Do rising rents mean rising house prices?

Last week I talked about how investors will accept a lower yield. You can read last week’s article here and should do so before reading this one.

Today I wanted to discuss how house prices will increase because rentals yields are increasing.

What I am saying is that we are seeing rent prices go up, therefore we will see house prices go up too. Even though rental prices have nothing to do with owner occupied property or people who currently own a home, they are a temperature indication of the market relating to supply and demand.

In one of our seminars last year (when we could have groups of people gather), I talked about the relationship between supply and price, not necessarily the relationship between supply and demand. Rental yields reflect the relationship between supply and price.

I am sure we can all remember a time when house prices and rents were cheaper.

I’m not going to get into semantics here of cheaper, meaning dollars spent in relation to dollars earned, or the application of the word ‘value’; let’s just agree that in previous times, house prices and rental prices were offered at lower dollar values.

The relationship between rental yields and price is all based around acceptable long-term averages. In last week’s scribbles, I showed you how investors will actually end up accepting a lower yield rate because the cost of debt is substantially lower than in previous years.

In that article I demonstrated how a long term yield average of say 5% in a suburb in southeast QLD dropping to a 4% yield, from a change in rent or a change in house price, would make investors substantially better off due to the low cost of debt.

Let’s take that example

of a property in southeast Queensland, with a long-term average rental yield of 5.2%, meaning a $600,000 property rents for approx. $600 per week. If the rental price increases after you have purchased the home, as the landlord your rental yield goes up. Over time, if that rental price increases to $660.00 a week, the rental yield increases due to being pegged to your $600,000 purchase price. Then new rental return (gross yield) to you, is 5.7%.

It is fair to assume that if you wanted to sell this property it would probably have increased in value due to the market activities, but not solely because it has increased in rental price. Rental prices are a good indicator, but unlike commercial property, residential property is not directly connected to its rental price. Rental prices are often a result of higher prices not the cause of them.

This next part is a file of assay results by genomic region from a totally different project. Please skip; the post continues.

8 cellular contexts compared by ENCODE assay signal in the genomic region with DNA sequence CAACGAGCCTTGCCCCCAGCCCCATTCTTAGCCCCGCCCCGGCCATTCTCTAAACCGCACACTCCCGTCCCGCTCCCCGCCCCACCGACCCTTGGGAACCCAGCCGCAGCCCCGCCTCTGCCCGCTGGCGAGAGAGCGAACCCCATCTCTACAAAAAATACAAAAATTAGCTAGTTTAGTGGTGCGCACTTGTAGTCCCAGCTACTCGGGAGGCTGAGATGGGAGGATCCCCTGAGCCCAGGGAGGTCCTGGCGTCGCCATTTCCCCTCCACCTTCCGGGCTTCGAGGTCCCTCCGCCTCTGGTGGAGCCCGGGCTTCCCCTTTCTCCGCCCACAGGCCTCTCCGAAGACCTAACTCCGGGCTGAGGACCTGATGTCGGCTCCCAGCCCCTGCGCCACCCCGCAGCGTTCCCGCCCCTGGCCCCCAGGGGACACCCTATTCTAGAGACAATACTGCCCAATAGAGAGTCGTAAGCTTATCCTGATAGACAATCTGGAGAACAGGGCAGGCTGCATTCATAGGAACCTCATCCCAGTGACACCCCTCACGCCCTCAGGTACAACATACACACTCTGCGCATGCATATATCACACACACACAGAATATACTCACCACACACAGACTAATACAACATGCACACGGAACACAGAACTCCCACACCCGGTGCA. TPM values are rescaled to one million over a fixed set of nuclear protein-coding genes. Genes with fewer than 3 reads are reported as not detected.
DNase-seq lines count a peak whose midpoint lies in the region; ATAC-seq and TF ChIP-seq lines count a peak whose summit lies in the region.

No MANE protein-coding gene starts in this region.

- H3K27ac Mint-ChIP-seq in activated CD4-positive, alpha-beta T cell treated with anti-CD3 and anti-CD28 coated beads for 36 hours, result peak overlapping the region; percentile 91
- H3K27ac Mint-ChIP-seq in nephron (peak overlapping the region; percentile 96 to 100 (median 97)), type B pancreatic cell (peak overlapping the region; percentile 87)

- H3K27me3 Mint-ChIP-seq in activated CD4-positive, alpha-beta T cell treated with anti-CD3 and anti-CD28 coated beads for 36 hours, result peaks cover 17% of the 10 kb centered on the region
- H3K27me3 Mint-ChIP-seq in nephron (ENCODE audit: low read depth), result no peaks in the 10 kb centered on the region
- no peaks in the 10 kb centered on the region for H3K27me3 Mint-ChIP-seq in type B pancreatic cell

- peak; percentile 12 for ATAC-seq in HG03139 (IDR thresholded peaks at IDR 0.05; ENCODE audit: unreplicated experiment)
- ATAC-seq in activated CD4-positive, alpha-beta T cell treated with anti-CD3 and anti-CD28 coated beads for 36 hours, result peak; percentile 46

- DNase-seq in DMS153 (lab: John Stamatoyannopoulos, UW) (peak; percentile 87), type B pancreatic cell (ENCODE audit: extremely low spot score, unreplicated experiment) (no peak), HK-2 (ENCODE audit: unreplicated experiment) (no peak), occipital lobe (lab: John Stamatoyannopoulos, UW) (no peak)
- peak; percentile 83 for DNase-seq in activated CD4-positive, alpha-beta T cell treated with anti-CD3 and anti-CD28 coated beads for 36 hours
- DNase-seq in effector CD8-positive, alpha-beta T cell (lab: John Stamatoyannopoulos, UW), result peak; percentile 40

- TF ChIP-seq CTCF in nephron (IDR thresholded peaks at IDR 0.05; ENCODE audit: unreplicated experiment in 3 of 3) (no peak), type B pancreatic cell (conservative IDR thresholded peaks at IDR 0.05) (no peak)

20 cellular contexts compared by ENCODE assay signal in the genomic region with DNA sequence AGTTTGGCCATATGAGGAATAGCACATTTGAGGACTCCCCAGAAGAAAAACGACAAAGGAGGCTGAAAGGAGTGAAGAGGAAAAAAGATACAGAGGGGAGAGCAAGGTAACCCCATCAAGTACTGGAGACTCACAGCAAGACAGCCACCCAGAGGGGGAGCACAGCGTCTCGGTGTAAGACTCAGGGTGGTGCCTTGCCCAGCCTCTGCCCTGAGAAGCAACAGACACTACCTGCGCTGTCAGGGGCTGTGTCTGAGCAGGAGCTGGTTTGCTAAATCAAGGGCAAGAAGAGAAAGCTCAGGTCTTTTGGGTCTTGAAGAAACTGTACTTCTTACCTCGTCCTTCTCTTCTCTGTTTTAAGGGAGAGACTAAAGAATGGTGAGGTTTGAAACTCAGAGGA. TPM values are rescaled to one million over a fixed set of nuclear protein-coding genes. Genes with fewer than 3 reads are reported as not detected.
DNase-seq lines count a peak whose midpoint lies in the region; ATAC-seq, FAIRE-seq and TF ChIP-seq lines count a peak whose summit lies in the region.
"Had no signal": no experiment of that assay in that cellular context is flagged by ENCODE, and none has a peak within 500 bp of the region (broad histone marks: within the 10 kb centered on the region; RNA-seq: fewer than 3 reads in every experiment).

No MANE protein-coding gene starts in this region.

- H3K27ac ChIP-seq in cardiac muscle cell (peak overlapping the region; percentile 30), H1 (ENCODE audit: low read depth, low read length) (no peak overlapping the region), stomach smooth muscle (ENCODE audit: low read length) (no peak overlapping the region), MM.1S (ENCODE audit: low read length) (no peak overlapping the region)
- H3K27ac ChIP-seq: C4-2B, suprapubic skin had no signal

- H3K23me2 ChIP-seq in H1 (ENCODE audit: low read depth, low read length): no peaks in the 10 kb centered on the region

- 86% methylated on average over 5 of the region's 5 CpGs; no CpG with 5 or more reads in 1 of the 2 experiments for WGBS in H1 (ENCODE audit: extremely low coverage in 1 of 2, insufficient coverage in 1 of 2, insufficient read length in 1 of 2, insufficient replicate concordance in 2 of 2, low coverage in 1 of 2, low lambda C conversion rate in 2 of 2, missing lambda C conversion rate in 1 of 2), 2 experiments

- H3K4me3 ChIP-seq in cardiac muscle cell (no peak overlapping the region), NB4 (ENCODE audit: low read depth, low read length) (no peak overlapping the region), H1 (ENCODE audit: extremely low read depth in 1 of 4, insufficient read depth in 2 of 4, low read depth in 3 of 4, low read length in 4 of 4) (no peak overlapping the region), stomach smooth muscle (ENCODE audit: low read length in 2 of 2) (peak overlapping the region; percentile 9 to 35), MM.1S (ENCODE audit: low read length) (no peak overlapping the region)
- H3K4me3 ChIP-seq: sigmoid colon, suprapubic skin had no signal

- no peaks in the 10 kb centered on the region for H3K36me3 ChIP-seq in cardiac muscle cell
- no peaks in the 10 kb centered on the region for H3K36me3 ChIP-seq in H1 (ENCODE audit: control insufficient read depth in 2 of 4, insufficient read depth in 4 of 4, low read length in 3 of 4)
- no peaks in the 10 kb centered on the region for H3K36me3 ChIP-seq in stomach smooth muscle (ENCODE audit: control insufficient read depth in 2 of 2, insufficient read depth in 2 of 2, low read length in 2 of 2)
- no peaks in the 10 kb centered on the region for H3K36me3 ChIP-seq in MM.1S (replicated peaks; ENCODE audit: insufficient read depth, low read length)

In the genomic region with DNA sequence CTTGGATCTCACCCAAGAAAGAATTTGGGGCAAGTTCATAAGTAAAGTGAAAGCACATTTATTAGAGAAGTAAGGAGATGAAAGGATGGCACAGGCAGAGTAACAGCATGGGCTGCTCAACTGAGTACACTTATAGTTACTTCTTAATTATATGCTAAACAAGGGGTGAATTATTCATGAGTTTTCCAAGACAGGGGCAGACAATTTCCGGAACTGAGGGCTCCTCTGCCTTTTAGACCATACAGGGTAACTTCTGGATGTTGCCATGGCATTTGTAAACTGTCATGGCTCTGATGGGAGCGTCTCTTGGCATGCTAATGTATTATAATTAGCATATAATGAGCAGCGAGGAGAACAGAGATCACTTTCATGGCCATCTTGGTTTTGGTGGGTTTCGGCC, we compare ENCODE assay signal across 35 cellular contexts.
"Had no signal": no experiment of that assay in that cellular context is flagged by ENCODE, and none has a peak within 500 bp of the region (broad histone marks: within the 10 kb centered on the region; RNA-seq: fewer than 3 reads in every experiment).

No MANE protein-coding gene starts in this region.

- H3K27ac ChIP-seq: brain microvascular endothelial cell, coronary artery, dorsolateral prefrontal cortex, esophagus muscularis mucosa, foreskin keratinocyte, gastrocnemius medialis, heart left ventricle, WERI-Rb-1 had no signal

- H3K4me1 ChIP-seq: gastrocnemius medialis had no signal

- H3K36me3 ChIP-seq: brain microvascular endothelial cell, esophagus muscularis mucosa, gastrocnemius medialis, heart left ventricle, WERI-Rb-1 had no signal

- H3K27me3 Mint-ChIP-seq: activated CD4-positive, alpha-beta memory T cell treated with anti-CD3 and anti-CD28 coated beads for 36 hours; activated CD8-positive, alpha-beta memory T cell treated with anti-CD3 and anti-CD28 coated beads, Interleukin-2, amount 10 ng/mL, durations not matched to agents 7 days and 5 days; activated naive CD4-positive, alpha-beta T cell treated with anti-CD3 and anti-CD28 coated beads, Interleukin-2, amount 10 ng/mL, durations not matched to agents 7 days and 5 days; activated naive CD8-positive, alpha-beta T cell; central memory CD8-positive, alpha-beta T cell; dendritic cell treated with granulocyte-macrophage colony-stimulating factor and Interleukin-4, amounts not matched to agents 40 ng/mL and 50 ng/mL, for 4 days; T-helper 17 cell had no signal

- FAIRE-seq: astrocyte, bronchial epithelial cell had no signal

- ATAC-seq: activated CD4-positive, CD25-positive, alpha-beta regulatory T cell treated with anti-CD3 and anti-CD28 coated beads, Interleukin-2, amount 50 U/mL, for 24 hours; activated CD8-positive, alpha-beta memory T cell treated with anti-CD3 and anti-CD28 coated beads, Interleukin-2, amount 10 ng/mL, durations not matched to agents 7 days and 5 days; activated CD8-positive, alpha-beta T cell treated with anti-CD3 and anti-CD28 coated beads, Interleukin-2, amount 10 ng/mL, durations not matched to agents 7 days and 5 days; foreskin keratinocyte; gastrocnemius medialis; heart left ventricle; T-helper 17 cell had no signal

But if we did work backwards, you could begin to calculate what price value your property may have due to the market activity in your area with rental prices being one indicator of that. If you chose to sell your property, based on the same 5% yield that was being returned when you bought the property, you would now be listing it for sale at $660,000.

With those basic relationships highlighted let us have a look at what happens when investors accept a lower rental.

Same situation, a $600,000 property that rents for $600 per week. However, in this scenario the rent prices do not increase but the accepted yield rate does.

If the market is hot…

and investors want to buy in this area, and for some reason, rents stay stable then as I discussed last week, investors can afford to accept a lower rental yield because the cost of debt is so low.

The calculation looks like this: the accepted rate of yield drops to 4.5% but the rental figure hasn’t changed, meaning the investor is now buying the same property ($600 per week rent) for a price of $693,000.

These two examples are highlighted to show a point, but it is very easy to see how you could blend the situations when rents increase slightly and investors accept a lower yield,  you will see a massive uplift in home prices.

Perhaps something like this:
Rent (week) Yield Price
$600 5.2% $600,000
$660 5.2% $660,000
$600 4.5% $693,000
$660 4.5% $762,000


As you can see, both the long term accepted yield rate and the rental price can play a role in the market price of a property.

Do I think investors are solely responsible for driving up prices, NO.
Do I think owners are responsible for driving up prices, perhaps, but not solely?

Investors jump into a market when returns increase and jump out again when returns drop below comfort levels.
Rent Occupiers are happy when it is cheaper to rent than to buy, but get uncomfortable when it becomes cheaper to buy than to rent.

And that is what we have been seeing for the past 12 months, a large transition from renting to owning.

The market activities are all based on comfort levels.

Pretty funny hey!?

Since 2004 Scotty North has been helping people buy the best properties for their needs at prices that simply speak for themselves.
Scott has been instrumental in bridging the gap between financial planning and traditional real estate transactions through his property advice model.

Scotty North is a Qualified Property Investment Advisor (QPIA), with accreditations in financial planning, mortgage broking and real estate.

By carefully considering his clients’ goals and planning for market changes via demographics and trends, Scott designs a future proof outcome not only specific to the client’s needs but dynamic in its execution with performance indicators and exit strategies built in.

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